UK Auditors Blast NHS ‘Basic’ Security Failures Over WannaCry Cyberattack
The UK’s National Audit Office (NAO) has said the country’s health service failed
to “follow best practices” to prevent the WannaCry cyberattack. The National Health Service (NHS) was one of the first major victims of May’s international Bitcoin ransomware, which demanded users pay $300 in order to regain access to infected computers. Despite being a “relatively unsophisticated attack,” the NAO said in a new report, the NHS was easy prey. WannaCry “could have been prevented by the NHS following basic IT security best practice.”
“There are more sophisticated cyber-threats out there than WannaCry, so the Department (of Health) and the NHS need to get their act together to ensure the NHS is better protected against future attacks,” it advised. The report comes as a new variety of ransomware known as Bad Rabbit makes its way across the world, infecting public computer systems in Russia, Ukraine, elsewhere in Europe and even Japan. WannaCry was the most prolific attack of its kind, spreading easily due to a conspicuous lack of security guarding the IT systems of its victims.
“The NHS could have fended off this attack if it had taken simple steps to protect its computers and medical equipment,” Meg Hillier, chair of the UK government’s public accounts committee reiterated. “…The NHS and the department need to get serious about cybersecurity or the next incident could be far worse.” Though the discovery of an antidote, WannaCry’s effect was limited after a certain point, and the attack was notable for the correspondingly meager amounts collected by hackers. This led Russia’s Internet advisor Herman Klimenko even to suggest the perpetrators were children.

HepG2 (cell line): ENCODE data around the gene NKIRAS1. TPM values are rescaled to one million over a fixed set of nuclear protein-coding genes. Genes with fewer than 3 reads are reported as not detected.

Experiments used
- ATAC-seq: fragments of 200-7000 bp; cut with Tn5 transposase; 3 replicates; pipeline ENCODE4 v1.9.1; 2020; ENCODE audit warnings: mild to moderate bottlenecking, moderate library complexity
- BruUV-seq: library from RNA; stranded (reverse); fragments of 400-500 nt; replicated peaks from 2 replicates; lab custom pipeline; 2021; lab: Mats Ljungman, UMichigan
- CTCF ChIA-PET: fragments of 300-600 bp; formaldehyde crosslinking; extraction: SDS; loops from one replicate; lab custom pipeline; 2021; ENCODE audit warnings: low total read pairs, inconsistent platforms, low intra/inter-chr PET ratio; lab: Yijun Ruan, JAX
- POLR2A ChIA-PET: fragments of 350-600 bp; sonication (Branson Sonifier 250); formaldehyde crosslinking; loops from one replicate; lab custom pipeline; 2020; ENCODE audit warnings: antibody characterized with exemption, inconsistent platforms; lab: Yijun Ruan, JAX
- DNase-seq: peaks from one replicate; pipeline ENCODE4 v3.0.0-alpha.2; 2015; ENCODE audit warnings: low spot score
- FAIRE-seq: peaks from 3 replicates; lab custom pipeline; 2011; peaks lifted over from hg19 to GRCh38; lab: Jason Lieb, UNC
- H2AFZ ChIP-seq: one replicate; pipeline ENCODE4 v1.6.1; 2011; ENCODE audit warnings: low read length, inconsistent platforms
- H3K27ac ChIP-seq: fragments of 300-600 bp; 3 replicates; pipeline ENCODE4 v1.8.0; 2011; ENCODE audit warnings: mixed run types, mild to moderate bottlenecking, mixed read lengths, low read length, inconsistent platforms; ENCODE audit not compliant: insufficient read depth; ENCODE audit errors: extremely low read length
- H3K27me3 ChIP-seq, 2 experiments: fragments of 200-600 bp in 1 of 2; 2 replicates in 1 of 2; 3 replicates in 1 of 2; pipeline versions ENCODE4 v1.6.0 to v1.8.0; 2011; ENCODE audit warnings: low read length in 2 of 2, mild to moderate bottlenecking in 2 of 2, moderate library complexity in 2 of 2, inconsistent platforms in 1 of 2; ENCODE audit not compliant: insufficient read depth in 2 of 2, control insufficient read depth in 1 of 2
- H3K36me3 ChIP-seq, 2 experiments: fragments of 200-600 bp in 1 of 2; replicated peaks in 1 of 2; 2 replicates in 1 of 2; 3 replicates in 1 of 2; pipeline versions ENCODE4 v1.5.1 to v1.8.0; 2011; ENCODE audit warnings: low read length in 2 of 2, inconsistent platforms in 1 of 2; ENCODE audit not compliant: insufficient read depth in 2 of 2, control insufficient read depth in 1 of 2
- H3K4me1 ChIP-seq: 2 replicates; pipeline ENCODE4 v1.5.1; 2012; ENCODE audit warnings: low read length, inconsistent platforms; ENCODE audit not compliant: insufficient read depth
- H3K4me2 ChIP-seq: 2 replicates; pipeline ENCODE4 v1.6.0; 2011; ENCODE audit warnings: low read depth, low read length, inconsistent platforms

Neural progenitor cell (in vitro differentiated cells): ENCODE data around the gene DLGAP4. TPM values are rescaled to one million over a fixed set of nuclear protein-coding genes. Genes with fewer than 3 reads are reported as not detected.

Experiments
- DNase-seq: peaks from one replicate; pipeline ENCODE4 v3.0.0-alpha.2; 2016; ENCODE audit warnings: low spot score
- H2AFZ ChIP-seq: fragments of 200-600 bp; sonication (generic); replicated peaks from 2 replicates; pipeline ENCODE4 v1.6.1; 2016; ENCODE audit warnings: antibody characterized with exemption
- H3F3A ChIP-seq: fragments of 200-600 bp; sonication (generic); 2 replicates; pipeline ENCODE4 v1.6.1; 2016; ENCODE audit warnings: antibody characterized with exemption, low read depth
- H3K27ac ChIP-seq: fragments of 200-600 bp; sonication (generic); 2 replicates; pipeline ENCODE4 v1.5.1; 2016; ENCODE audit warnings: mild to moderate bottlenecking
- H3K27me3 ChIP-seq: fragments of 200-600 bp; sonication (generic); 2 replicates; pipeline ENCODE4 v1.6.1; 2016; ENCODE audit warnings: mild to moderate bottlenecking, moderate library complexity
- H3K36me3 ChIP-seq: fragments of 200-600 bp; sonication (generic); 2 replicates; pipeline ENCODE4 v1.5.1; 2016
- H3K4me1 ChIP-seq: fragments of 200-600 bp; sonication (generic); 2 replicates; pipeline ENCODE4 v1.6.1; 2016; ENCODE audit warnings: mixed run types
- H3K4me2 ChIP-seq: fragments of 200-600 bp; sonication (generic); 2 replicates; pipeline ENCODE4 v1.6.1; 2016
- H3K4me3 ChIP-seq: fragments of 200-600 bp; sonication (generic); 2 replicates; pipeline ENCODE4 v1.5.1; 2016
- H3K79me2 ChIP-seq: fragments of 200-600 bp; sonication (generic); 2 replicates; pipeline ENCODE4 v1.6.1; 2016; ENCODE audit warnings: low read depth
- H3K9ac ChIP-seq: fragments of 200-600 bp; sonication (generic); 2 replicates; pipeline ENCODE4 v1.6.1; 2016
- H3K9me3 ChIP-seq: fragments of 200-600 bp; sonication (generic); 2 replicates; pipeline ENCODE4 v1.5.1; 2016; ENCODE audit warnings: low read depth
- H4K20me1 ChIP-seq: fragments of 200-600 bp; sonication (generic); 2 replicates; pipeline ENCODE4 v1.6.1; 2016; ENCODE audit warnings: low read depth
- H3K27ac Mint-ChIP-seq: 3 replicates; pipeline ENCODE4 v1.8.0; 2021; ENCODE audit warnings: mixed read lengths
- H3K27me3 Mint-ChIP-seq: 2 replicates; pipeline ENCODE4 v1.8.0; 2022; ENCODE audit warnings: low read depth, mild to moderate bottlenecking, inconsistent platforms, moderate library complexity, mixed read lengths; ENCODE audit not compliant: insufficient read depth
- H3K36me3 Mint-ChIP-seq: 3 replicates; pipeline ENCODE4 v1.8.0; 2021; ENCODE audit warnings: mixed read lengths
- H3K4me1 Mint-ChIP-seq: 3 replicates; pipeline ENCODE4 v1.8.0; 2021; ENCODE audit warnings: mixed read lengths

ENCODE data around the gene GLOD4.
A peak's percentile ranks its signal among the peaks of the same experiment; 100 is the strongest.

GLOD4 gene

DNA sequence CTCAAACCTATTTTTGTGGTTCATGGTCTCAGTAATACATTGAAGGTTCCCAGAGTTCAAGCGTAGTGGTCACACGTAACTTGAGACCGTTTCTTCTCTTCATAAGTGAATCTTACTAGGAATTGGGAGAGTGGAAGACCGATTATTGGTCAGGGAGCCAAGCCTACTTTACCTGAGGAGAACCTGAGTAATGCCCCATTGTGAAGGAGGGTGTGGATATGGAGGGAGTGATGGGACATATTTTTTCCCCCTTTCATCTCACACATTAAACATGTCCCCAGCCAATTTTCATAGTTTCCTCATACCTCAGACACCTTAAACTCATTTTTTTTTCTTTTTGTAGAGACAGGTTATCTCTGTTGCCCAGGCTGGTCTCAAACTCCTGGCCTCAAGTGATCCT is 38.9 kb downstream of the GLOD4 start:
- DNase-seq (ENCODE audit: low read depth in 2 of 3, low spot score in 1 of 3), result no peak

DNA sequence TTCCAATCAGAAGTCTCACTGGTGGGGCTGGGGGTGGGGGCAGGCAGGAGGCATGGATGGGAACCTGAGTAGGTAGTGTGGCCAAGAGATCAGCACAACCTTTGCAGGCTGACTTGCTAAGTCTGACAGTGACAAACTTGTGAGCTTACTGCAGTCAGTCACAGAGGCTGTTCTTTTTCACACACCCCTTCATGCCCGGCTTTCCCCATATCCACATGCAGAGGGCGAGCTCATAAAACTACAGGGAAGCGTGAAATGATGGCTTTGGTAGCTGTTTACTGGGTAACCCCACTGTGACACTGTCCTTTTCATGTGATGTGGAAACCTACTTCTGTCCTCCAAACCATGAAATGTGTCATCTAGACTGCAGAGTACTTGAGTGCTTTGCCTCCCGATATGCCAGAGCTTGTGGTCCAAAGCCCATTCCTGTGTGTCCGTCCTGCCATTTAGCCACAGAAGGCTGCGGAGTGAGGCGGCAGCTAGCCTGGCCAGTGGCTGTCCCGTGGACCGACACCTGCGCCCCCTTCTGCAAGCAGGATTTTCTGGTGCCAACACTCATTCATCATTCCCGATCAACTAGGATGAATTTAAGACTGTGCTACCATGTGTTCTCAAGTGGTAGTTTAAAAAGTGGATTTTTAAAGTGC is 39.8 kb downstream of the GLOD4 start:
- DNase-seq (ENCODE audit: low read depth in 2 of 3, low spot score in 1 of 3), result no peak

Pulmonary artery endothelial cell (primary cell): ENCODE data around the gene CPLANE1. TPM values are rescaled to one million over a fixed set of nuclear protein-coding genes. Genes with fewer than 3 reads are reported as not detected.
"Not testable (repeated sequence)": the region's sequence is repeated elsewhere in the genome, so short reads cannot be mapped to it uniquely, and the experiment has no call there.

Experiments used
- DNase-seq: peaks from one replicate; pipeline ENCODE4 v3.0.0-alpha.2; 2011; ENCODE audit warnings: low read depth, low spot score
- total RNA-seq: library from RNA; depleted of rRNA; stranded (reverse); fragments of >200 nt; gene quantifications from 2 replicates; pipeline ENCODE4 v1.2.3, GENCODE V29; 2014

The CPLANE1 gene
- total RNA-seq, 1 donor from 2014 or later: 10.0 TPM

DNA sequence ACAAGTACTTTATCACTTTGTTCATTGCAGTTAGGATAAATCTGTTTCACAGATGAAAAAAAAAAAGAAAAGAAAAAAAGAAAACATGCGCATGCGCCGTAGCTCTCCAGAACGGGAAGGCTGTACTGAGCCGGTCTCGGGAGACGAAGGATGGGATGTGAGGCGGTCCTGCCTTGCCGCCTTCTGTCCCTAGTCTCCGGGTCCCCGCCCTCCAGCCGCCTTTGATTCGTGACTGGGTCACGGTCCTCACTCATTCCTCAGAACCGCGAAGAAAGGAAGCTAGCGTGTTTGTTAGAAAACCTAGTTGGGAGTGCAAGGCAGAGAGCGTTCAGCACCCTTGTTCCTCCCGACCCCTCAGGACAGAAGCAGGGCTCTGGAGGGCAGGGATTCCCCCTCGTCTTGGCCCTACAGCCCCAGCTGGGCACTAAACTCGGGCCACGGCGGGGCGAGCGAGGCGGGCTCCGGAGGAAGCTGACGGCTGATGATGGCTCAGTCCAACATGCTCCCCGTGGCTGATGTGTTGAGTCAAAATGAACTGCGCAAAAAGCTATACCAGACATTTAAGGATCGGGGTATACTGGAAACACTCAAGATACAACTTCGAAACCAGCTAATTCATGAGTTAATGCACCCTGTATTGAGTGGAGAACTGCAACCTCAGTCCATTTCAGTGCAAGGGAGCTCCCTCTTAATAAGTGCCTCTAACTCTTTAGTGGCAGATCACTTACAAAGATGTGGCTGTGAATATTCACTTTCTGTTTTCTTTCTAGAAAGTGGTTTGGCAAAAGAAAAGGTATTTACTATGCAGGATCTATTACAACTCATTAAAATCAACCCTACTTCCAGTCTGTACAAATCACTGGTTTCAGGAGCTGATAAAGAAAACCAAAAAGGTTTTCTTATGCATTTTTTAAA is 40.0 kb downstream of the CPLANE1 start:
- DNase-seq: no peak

Japan’s Quoine – Too Much Interest
to Handle from ‘Desperate’
China’s Bitcoin-to-fiat exchange and ICO ban
is producing a record number of “desperate” refugees, Quoine’s CEO Mike Kayamori has said. In comments to Bloomberg, the Japanese exchange head said the fallout from the Chinese rules means the country’s exchange operators are fervently looking for alternatives, including in Japan. “We’re talking to almost all of those guys. They’re all desperate now,” he told the publication.
Japan offers a ‘friendlier’ licensed environment for crypto exchange businesses, while China’s household names such as OKCoin and Binance are eyeing up Hong Kong, Singapore and South Korea. Kayamori said that such is the scale of demand, Quoine alone is unable to service Chinese requirements. “There’s a lot of Chinese retail people reaching out to us, but we can’t handle it. So if a Chinese partner can handle all of those and they connect to us, that will be much easier,” he added.
As China’s flagship exchange BTCChina shuts its doors in the coming days, the Bitcoin sphere is buzzing with speculation as to if and when the situation will change once again. In the meantime, international scaling is something OKCoin is considering in light of current demand. “China used to account for a significant share of the cryptocurrency market, so we think the demand is there," Lennix Lai, financial market director for its subsidiary OKEx said. “As formerly one of the biggest operators in China, we think we have a good chance of competing globally.”